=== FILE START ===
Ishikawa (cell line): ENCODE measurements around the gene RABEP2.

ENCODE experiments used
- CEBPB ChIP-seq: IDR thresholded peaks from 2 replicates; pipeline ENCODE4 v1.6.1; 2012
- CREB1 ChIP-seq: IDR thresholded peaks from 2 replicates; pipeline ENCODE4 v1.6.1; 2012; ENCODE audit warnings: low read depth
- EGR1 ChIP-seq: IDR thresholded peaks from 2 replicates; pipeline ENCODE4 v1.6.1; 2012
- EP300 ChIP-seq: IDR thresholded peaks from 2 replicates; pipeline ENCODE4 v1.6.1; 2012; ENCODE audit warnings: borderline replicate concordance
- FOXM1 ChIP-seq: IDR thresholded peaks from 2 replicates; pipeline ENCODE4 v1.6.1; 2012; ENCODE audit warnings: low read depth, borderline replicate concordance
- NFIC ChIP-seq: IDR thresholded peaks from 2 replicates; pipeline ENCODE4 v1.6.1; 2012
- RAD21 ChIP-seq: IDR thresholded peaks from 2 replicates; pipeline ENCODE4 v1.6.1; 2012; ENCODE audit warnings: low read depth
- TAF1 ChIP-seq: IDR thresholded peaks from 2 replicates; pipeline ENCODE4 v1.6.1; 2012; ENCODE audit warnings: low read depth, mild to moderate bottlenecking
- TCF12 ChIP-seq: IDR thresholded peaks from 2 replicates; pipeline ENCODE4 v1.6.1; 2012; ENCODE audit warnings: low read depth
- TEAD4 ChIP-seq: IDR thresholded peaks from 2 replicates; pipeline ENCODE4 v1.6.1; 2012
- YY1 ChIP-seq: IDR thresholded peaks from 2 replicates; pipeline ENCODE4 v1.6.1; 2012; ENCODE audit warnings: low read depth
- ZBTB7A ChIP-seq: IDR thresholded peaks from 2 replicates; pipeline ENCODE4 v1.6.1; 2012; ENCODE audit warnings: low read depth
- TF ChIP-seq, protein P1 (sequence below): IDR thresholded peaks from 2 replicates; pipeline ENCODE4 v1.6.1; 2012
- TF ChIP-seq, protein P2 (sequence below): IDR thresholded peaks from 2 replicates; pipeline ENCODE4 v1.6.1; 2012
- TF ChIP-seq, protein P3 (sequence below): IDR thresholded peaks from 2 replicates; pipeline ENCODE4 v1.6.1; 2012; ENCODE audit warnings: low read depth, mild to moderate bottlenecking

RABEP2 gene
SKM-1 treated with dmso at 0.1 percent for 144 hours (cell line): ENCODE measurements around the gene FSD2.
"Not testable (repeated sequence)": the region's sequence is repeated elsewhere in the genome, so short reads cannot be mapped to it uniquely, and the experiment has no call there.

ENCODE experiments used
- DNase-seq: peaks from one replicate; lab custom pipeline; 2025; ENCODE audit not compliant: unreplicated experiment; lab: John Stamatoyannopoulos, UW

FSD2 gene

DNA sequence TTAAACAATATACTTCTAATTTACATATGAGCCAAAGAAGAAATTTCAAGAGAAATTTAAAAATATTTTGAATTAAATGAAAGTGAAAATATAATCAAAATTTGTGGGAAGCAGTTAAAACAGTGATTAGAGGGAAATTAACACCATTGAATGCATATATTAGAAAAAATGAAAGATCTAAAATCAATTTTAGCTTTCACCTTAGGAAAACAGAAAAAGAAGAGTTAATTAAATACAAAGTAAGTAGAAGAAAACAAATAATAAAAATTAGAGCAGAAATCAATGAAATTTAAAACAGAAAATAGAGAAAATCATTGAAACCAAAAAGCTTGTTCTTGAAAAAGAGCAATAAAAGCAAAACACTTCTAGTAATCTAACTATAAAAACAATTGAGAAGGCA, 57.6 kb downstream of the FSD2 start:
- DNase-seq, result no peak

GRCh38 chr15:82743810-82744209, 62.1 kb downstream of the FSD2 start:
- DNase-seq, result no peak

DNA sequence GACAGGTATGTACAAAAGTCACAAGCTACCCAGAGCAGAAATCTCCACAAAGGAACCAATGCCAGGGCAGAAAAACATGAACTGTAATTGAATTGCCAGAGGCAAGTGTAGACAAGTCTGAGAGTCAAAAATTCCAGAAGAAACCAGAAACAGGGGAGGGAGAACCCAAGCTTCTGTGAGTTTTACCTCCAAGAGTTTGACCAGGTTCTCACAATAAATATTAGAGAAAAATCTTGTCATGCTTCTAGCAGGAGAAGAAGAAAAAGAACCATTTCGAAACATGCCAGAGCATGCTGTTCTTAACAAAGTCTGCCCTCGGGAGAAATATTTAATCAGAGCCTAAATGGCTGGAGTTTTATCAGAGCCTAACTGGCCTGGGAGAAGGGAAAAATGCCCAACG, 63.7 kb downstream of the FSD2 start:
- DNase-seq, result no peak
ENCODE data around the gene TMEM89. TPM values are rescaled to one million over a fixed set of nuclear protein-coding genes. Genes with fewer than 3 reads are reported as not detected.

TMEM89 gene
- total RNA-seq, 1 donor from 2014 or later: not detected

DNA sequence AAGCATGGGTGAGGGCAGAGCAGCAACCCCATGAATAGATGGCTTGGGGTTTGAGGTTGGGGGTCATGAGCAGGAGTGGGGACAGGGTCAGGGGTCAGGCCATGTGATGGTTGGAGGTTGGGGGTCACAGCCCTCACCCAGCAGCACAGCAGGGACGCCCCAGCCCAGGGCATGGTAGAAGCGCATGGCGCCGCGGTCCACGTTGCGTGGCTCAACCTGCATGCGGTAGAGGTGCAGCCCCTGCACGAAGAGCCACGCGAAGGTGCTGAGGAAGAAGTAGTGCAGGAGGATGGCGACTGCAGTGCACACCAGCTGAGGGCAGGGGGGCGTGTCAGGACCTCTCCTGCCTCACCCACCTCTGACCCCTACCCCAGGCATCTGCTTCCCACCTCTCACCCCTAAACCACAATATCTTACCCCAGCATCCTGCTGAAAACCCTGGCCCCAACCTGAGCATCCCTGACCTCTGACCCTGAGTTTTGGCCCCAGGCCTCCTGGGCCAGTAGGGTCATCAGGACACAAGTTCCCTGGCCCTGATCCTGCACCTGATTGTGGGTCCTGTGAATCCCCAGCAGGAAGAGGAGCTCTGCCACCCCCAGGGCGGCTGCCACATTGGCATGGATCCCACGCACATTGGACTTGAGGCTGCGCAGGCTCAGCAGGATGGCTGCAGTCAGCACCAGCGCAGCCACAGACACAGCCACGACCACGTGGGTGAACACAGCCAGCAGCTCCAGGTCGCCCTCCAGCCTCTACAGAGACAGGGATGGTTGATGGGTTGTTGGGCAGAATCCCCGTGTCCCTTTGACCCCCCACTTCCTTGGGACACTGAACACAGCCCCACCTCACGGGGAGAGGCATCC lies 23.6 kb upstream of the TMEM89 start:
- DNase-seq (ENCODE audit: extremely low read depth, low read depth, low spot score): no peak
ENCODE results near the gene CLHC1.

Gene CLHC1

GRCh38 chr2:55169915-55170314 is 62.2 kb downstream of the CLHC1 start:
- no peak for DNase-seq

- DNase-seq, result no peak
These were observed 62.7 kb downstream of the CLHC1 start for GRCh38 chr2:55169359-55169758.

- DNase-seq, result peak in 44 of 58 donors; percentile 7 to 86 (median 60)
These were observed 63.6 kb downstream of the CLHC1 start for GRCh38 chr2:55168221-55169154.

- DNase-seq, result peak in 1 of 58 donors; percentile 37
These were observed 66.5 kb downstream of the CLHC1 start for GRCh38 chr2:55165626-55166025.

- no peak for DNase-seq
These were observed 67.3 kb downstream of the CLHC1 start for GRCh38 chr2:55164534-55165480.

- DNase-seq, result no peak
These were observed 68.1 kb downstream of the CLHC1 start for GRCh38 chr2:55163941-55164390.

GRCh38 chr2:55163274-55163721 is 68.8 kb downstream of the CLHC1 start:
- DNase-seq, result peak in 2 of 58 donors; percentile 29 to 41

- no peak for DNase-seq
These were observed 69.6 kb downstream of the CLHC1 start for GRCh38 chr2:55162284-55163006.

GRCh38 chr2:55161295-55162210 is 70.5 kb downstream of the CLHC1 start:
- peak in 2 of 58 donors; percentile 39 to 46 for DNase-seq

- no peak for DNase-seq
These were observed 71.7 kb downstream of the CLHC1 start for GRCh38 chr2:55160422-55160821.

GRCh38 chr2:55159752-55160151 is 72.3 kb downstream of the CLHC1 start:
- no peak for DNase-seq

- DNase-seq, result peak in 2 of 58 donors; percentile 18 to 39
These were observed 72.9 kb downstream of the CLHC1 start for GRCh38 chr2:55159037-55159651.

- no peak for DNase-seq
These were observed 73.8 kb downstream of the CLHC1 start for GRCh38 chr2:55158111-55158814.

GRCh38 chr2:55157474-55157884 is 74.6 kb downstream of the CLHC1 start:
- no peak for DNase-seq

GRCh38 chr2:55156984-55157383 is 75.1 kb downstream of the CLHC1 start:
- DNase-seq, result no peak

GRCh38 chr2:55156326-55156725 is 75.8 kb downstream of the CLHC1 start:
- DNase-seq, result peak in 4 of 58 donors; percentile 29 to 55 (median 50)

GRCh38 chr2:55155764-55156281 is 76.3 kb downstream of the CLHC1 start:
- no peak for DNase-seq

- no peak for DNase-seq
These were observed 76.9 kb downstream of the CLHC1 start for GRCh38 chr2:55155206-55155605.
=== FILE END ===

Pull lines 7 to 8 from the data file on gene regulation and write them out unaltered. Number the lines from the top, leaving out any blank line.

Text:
- FOXM1 ChIP-seq: IDR thresholded peaks from 2 replicates; pipeline ENCODE4 v1.6.1; 2012; ENCODE audit warnings: low read depth, borderline replicate concordance
- NFIC ChIP-seq: IDR thresholded peaks from 2 replicates; pipeline ENCODE4 v1.6.1; 2012